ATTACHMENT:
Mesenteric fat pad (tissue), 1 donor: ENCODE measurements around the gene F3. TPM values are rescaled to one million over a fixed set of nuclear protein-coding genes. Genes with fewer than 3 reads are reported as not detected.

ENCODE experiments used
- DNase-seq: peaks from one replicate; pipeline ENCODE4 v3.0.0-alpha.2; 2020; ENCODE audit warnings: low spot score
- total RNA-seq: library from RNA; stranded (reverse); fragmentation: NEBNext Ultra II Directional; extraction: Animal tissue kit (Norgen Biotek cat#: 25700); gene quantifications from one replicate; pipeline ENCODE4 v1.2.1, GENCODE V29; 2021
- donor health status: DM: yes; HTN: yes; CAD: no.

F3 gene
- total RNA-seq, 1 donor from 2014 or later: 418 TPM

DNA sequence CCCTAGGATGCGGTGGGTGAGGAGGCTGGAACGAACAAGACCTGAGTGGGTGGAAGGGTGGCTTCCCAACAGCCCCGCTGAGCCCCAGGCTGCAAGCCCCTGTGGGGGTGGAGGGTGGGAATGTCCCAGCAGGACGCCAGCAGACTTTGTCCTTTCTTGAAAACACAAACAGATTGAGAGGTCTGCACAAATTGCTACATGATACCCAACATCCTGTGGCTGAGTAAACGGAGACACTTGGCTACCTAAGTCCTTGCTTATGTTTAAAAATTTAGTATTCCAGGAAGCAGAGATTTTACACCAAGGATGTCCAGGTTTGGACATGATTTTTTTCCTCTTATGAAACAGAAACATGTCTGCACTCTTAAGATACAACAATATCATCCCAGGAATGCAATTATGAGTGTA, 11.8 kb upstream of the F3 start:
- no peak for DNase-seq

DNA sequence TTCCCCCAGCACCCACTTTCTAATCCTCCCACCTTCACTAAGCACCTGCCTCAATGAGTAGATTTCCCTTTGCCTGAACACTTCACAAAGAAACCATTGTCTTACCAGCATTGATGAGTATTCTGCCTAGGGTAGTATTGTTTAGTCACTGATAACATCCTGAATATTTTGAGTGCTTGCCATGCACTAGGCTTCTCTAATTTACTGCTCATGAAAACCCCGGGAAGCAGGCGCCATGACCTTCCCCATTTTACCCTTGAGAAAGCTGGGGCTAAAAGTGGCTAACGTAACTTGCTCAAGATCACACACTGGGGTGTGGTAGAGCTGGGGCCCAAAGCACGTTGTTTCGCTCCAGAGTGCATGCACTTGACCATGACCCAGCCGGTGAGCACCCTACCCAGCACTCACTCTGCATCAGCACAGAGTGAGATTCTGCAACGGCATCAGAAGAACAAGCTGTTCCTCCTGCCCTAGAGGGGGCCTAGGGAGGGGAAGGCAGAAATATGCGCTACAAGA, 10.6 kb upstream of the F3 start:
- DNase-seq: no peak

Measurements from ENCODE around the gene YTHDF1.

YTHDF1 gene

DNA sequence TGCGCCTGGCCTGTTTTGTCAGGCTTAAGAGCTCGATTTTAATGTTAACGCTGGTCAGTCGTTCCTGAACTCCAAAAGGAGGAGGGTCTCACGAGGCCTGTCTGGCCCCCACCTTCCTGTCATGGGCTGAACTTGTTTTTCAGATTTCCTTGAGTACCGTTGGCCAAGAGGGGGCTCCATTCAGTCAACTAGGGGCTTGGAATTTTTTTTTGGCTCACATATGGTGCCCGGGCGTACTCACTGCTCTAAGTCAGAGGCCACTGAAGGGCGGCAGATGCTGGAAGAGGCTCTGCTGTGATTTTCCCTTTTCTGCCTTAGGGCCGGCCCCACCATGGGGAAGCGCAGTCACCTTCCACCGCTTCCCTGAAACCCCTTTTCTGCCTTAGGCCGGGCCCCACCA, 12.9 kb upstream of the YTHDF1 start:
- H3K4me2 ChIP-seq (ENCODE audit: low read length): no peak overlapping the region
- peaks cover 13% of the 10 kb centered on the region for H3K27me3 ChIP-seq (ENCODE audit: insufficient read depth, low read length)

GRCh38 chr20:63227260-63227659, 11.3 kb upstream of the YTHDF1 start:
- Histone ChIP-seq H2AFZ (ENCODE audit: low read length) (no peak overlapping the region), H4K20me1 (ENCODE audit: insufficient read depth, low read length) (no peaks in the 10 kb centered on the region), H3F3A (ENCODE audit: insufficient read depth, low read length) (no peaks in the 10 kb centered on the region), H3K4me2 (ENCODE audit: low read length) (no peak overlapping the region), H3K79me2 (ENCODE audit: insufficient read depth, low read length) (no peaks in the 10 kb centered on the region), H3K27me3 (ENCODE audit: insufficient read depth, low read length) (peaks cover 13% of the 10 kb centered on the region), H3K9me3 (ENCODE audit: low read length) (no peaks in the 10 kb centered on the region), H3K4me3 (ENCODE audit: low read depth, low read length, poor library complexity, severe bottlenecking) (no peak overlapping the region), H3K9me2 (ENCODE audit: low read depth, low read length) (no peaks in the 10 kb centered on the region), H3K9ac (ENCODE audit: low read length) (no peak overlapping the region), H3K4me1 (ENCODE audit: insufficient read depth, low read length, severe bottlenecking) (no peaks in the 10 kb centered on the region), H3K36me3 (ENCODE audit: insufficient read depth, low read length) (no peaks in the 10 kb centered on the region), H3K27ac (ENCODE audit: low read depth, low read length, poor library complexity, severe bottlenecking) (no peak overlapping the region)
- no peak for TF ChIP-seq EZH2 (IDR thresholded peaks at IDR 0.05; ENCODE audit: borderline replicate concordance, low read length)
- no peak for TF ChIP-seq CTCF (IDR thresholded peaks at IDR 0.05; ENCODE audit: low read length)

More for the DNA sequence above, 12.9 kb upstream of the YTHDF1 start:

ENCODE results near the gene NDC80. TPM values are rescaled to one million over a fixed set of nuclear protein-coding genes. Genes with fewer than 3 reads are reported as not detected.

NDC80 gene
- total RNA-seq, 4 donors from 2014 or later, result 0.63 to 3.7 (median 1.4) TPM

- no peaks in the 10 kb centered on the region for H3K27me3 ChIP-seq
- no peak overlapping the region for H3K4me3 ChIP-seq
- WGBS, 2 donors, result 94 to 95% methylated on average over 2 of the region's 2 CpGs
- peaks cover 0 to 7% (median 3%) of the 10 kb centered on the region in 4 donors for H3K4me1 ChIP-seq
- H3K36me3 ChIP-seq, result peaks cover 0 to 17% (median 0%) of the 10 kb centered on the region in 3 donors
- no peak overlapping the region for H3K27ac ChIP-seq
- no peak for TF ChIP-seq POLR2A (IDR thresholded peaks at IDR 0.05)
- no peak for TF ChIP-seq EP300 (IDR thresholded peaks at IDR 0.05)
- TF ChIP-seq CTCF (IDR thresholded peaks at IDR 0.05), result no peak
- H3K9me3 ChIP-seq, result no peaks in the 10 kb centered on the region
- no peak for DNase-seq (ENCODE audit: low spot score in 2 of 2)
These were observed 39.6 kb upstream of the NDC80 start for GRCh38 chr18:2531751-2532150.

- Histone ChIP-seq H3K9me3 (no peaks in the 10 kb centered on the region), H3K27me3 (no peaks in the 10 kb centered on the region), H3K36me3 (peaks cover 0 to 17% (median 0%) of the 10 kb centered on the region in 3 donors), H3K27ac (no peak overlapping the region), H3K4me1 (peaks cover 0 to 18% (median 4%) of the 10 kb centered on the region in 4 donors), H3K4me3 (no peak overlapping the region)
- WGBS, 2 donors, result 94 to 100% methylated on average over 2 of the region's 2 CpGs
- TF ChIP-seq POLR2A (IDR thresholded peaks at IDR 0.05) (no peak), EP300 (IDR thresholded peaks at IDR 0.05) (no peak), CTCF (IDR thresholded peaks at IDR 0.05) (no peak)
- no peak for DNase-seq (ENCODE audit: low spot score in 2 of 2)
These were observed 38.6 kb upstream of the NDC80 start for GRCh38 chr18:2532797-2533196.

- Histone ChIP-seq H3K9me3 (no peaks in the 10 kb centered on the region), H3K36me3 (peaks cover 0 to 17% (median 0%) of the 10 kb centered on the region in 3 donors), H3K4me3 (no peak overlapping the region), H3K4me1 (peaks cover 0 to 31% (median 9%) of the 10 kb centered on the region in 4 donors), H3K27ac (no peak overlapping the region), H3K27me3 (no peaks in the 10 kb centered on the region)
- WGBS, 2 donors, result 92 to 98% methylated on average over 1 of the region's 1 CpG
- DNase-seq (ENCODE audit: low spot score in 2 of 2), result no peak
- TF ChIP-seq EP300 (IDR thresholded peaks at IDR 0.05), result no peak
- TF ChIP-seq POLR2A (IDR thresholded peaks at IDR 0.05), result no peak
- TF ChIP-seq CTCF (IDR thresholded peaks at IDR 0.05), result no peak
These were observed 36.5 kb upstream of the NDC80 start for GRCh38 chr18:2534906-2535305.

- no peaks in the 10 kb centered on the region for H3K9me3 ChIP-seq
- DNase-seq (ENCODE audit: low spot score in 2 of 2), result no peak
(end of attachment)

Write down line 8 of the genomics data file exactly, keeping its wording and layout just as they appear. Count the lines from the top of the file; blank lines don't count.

DNA sequence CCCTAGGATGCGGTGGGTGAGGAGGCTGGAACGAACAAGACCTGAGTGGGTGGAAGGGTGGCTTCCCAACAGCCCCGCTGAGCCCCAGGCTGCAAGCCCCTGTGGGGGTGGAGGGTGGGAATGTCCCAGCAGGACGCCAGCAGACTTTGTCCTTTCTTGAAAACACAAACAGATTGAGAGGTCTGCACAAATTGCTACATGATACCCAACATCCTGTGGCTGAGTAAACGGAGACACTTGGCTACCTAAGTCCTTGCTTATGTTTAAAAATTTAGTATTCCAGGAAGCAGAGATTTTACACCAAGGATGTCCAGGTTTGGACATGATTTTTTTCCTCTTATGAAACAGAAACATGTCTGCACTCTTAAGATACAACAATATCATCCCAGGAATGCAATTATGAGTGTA, 11.8 kb upstream of the F3 start: